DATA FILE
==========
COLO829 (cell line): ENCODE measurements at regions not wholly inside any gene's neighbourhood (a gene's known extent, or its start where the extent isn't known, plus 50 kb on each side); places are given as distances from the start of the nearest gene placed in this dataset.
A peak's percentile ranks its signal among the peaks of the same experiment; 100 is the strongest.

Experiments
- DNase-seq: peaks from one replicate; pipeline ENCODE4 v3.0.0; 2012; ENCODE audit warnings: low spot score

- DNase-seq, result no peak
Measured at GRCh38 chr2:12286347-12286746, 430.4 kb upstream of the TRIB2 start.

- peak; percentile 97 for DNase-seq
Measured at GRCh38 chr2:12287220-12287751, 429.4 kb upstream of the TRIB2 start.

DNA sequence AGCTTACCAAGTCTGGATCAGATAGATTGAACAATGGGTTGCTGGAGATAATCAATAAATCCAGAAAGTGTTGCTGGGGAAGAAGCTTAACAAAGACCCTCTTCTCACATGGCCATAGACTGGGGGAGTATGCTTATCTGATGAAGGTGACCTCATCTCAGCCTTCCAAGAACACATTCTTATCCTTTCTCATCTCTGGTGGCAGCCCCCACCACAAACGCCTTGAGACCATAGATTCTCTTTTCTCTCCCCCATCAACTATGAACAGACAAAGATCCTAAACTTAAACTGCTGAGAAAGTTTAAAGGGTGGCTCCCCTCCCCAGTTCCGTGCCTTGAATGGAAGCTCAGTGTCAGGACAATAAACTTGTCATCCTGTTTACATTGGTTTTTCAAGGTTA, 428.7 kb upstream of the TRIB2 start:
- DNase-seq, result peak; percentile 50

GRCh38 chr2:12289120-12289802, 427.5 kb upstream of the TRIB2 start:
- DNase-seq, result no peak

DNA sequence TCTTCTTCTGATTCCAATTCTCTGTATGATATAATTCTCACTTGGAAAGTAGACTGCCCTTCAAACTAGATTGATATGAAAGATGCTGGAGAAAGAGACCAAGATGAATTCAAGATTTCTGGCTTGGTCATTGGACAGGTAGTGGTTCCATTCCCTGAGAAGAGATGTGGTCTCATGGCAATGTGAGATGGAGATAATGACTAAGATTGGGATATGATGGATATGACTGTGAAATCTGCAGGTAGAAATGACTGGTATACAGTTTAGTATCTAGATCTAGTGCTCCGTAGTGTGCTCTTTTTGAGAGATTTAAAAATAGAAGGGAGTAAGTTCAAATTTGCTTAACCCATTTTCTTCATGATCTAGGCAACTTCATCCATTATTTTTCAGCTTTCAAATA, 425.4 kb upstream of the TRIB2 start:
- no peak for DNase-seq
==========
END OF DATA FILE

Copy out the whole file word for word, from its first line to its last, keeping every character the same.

COLO829 (cell line): ENCODE measurements at regions not wholly inside any gene's neighbourhood (a gene's known extent, or its start where the extent isn't known, plus 50 kb on each side); places are given as distances from the start of the nearest gene placed in this dataset.
A peak's percentile ranks its signal among the peaks of the same experiment; 100 is the strongest.

Experiments
- DNase-seq: peaks from one replicate; pipeline ENCODE4 v3.0.0; 2012; ENCODE audit warnings: low spot score

- DNase-seq, result no peak
Measured at GRCh38 chr2:12286347-12286746, 430.4 kb upstream of the TRIB2 start.

- peak; percentile 97 for DNase-seq
Measured at GRCh38 chr2:12287220-12287751, 429.4 kb upstream of the TRIB2 start.

DNA sequence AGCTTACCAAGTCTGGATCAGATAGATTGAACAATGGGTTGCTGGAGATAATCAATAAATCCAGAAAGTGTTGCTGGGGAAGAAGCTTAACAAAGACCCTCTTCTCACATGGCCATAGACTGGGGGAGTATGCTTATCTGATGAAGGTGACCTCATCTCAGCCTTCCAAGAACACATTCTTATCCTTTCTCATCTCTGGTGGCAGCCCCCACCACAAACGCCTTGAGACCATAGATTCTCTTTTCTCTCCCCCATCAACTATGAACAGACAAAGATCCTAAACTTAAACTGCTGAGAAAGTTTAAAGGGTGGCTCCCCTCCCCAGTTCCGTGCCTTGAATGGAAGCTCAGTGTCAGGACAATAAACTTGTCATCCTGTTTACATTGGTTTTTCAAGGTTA, 428.7 kb upstream of the TRIB2 start:
- DNase-seq, result peak; percentile 50

GRCh38 chr2:12289120-12289802, 427.5 kb upstream of the TRIB2 start:
- DNase-seq, result no peak

DNA sequence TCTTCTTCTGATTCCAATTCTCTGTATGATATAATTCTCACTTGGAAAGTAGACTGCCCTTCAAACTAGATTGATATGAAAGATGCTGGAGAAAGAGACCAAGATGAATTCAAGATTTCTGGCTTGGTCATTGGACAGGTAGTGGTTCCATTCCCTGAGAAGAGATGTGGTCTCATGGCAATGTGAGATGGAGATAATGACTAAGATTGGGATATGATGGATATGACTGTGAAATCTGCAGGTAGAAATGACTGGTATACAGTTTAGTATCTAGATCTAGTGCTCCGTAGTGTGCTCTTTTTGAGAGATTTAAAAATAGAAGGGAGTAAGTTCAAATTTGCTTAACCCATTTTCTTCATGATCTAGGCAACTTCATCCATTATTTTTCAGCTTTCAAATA, 425.4 kb upstream of the TRIB2 start:
- no peak for DNase-seq